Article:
Polly Jean Harvey skips on stage in a black dress, no shoes on her feet, hair loose and collarbone like a sparrow. The man who first taught her to play guitar 20 years ago is to her left in a sharp suit and trilby, and, with the rest of the band, launches straight into the coarsing pulse of 'Black Hearted Love', the pounding dark pop single from the collaborators' second album.
This sure is a hot ticket: the crowd roars and gurning VIPs drip from the balcony at the sight and sound of the music industry's pioneering sorceress. The woman-child Polly Jean could not be more respected industry-wise, with seven solo albums of pure inventive gold under her belt. Despite her status she is quiet and humble, with a Tess D'Urberville Dorset lilt of untainted perfection. Solemn and sweet, she be the politest girl you ever heard, thanking the audience sincerely after every song, sometimes twice.
John Parish's musical and songwriting skill is not in doubt, but it's Polly Jean who holds and moulds the gig into a theatrical performance, sometimes tender, sometimes a screaming diatribe. She shimmies to the back of the stage, scoops up her dress, switches sides: crouch, hip, twitch, tick, cha cha cha. On record she has a feverish desire to innovate and avoid stylistic repetition in her writing, and live this means that she flits from the animalistic barking of 'Pig Will Not' to the bluesy hip-swinging and maraca hands of 'Rope Bridge Crossing' to the grin and gusto of 'Leaving California' with seamless, childlike grace.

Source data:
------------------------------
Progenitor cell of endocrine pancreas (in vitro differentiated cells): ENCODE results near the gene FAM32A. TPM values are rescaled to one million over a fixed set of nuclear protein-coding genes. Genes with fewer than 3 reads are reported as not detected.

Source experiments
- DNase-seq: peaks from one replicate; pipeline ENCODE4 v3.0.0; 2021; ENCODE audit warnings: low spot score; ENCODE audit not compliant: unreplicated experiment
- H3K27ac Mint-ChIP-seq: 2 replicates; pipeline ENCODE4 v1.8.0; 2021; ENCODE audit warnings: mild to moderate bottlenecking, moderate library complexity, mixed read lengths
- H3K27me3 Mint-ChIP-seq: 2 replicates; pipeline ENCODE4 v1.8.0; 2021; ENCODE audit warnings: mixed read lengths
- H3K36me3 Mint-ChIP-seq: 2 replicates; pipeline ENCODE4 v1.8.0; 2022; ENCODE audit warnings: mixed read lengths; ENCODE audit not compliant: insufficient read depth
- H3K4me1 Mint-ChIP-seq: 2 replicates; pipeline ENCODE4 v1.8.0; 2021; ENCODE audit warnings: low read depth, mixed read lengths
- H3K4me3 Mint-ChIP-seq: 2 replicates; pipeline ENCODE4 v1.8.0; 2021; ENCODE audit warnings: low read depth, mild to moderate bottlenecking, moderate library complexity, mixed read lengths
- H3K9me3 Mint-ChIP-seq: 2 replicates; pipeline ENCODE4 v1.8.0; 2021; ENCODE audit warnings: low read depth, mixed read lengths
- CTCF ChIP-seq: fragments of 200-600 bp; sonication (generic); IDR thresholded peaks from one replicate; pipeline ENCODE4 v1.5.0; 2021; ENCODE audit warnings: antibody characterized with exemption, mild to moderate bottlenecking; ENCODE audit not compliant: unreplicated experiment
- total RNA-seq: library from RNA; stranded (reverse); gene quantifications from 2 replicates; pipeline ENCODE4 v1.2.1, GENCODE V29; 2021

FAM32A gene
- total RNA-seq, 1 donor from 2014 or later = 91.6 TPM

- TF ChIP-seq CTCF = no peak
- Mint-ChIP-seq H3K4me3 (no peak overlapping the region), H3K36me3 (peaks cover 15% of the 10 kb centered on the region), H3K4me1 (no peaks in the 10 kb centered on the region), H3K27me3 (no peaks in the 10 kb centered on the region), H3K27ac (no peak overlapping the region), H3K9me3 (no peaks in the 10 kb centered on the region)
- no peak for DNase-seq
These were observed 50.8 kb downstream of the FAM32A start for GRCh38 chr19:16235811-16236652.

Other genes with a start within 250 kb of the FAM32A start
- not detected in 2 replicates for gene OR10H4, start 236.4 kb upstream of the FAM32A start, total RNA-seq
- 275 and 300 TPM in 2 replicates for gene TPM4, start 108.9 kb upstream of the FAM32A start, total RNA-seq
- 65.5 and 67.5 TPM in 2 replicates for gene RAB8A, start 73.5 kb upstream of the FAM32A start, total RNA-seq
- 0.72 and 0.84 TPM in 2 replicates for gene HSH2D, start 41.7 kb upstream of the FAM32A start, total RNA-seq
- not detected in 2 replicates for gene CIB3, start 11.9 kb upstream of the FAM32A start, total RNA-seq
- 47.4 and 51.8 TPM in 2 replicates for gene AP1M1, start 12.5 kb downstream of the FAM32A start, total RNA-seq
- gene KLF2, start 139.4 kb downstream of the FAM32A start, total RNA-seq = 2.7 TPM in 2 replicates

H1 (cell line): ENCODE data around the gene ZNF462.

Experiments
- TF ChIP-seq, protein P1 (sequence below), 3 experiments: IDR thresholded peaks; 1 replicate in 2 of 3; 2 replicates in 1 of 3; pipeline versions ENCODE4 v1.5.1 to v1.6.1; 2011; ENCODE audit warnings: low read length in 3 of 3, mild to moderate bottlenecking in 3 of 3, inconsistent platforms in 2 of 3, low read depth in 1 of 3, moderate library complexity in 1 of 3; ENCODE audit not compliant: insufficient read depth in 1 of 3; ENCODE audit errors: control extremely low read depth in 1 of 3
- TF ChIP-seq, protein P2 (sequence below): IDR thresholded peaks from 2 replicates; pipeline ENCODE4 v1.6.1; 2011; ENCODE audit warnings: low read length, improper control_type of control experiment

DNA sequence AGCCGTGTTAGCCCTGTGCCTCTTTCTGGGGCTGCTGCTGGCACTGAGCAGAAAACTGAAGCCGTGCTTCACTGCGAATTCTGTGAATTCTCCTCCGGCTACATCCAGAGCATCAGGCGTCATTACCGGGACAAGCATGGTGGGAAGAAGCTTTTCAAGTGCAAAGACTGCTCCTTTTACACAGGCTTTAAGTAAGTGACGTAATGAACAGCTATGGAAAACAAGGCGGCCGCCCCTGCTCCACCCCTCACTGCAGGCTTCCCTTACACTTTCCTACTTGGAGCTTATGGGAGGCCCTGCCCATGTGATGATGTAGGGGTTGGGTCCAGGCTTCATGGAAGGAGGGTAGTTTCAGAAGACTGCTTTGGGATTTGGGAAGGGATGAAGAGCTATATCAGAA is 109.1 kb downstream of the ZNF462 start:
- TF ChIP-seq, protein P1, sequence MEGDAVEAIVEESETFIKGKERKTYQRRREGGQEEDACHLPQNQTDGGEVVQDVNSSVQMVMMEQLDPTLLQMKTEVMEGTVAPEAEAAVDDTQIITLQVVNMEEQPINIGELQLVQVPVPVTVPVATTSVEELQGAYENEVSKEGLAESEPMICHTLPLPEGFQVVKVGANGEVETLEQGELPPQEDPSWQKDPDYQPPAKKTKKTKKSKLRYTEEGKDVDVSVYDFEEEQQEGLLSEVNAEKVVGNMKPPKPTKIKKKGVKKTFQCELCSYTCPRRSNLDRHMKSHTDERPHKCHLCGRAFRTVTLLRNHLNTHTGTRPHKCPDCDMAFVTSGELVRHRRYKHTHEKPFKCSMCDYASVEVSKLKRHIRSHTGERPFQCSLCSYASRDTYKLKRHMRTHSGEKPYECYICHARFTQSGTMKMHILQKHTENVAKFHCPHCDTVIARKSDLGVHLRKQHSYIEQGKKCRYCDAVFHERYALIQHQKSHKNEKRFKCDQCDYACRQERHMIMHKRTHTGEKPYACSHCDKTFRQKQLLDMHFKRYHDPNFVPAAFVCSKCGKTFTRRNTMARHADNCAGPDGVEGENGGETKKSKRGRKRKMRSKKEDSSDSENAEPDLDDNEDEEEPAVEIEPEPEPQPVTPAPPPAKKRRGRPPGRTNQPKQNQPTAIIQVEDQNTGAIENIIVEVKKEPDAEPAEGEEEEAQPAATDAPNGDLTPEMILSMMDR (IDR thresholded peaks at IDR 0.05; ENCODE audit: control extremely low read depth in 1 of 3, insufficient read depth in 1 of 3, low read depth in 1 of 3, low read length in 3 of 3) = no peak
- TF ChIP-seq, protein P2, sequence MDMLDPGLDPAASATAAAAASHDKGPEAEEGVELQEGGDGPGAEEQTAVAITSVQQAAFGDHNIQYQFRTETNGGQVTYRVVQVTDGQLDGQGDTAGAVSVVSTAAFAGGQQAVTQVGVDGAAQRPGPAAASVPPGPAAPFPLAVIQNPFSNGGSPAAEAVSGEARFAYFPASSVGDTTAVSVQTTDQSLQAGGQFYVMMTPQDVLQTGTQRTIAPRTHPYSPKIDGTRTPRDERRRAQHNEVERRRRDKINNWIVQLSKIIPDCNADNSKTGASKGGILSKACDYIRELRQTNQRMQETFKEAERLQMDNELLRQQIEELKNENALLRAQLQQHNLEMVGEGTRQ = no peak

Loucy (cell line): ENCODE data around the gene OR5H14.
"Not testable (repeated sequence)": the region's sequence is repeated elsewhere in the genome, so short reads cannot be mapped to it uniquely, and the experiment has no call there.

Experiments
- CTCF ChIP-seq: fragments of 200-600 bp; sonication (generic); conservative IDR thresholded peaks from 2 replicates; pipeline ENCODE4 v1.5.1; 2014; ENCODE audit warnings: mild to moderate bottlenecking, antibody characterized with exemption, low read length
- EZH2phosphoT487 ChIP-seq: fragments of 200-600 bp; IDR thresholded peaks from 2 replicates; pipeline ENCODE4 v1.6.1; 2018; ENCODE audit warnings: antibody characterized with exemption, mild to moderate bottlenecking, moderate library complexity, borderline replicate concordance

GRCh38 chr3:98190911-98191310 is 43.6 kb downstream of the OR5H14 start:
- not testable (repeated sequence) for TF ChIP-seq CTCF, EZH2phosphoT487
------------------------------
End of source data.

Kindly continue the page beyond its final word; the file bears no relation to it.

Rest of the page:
Parish, playing the guitar, banjo and ukele, is serene under his trilby and film noir style shadows. His music of slow beauty is tangibly similar, but turns into diverse themed worlds thanks to Harvey's lyrics. 'I slept facing the wall. You wanted less than I wanted', she sings in 'Passionless, Pointless'. This strict division of labour must have been thrilling for them both, and tonight you feel as he must have felt the first time he heard her sing a song like 'Cracks in the Canvas', as she asks 'How do we cope in the days after a death?' Not always autobiogaphical as assumed, it seems like Harvey is taking on the personas of the girls from albums past and present - Leah, Catherine, Elise, Erica, Angelene, with all their drama and character. They end with the extraordinary 'April', weird and beautiful and completely beguiling.
'Thank you for coming out tonight,' says Polly Jean. 'Thank you very much indeed'.
Slightly obscured but nonetheless lovely image from last night's gig, thanks to p_a_h's photostream under the Creative Commons Licence.